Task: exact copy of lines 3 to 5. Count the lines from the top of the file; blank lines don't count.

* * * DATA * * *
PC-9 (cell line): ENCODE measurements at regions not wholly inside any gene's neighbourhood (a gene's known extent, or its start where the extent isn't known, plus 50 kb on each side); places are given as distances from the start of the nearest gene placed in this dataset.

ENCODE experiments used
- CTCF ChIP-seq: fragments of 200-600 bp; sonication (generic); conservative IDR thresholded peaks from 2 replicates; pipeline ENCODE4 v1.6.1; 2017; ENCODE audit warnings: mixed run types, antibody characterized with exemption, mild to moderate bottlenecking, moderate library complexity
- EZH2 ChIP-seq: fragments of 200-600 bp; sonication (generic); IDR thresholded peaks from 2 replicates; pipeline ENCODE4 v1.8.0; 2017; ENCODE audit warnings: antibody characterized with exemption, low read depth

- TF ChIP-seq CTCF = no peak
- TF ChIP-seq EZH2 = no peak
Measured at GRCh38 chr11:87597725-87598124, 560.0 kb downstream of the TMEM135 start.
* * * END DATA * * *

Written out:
- CTCF ChIP-seq: fragments of 200-600 bp; sonication (generic); conservative IDR thresholded peaks from 2 replicates; pipeline ENCODE4 v1.6.1; 2017; ENCODE audit warnings: mixed run types, antibody characterized with exemption, mild to moderate bottlenecking, moderate library complexity
- EZH2 ChIP-seq: fragments of 200-600 bp; sonication (generic); IDR thresholded peaks from 2 replicates; pipeline ENCODE4 v1.8.0; 2017; ENCODE audit warnings: antibody characterized with exemption, low read depth

- TF ChIP-seq CTCF = no peak